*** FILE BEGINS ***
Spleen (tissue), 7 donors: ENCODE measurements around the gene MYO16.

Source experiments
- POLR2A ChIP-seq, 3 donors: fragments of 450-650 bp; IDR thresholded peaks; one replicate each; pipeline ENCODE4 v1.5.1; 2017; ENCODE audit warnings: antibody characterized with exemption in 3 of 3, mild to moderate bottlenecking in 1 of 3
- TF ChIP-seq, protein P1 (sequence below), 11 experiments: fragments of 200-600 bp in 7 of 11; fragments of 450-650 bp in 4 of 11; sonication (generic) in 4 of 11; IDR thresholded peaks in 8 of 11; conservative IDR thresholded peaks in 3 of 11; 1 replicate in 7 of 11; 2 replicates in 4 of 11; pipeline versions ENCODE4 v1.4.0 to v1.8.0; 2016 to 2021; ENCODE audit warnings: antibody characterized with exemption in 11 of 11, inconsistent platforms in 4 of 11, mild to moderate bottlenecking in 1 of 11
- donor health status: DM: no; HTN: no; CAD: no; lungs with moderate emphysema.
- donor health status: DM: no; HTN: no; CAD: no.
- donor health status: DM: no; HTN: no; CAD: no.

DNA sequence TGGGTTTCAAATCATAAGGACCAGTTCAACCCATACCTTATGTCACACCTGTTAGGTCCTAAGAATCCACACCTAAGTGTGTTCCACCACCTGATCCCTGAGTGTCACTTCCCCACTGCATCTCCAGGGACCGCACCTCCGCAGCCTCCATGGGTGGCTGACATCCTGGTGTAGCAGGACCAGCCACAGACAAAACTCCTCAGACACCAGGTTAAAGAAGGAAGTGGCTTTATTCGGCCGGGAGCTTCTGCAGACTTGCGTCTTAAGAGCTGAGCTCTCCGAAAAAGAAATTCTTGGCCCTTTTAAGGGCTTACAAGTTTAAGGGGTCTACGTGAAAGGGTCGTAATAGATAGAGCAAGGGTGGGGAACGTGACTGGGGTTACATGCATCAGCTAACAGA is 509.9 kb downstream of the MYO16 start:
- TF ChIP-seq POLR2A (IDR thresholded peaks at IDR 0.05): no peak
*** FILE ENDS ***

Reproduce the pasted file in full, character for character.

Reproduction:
Spleen (tissue), 7 donors: ENCODE measurements around the gene MYO16.

Source experiments
- POLR2A ChIP-seq, 3 donors: fragments of 450-650 bp; IDR thresholded peaks; one replicate each; pipeline ENCODE4 v1.5.1; 2017; ENCODE audit warnings: antibody characterized with exemption in 3 of 3, mild to moderate bottlenecking in 1 of 3
- TF ChIP-seq, protein P1 (sequence below), 11 experiments: fragments of 200-600 bp in 7 of 11; fragments of 450-650 bp in 4 of 11; sonication (generic) in 4 of 11; IDR thresholded peaks in 8 of 11; conservative IDR thresholded peaks in 3 of 11; 1 replicate in 7 of 11; 2 replicates in 4 of 11; pipeline versions ENCODE4 v1.4.0 to v1.8.0; 2016 to 2021; ENCODE audit warnings: antibody characterized with exemption in 11 of 11, inconsistent platforms in 4 of 11, mild to moderate bottlenecking in 1 of 11
- donor health status: DM: no; HTN: no; CAD: no; lungs with moderate emphysema.
- donor health status: DM: no; HTN: no; CAD: no.
- donor health status: DM: no; HTN: no; CAD: no.

DNA sequence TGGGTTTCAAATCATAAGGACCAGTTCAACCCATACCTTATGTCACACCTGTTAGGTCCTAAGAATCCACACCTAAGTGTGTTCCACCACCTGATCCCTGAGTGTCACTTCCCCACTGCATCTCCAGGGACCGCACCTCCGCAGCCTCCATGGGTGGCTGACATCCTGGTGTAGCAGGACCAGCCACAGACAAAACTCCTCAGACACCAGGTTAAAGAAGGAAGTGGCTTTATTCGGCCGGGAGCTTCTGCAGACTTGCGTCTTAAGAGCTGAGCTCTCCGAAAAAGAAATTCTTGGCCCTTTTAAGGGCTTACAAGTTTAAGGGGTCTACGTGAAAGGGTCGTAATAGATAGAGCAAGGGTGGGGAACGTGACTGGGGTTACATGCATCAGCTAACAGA is 509.9 kb downstream of the MYO16 start:
- TF ChIP-seq POLR2A (IDR thresholded peaks at IDR 0.05): no peak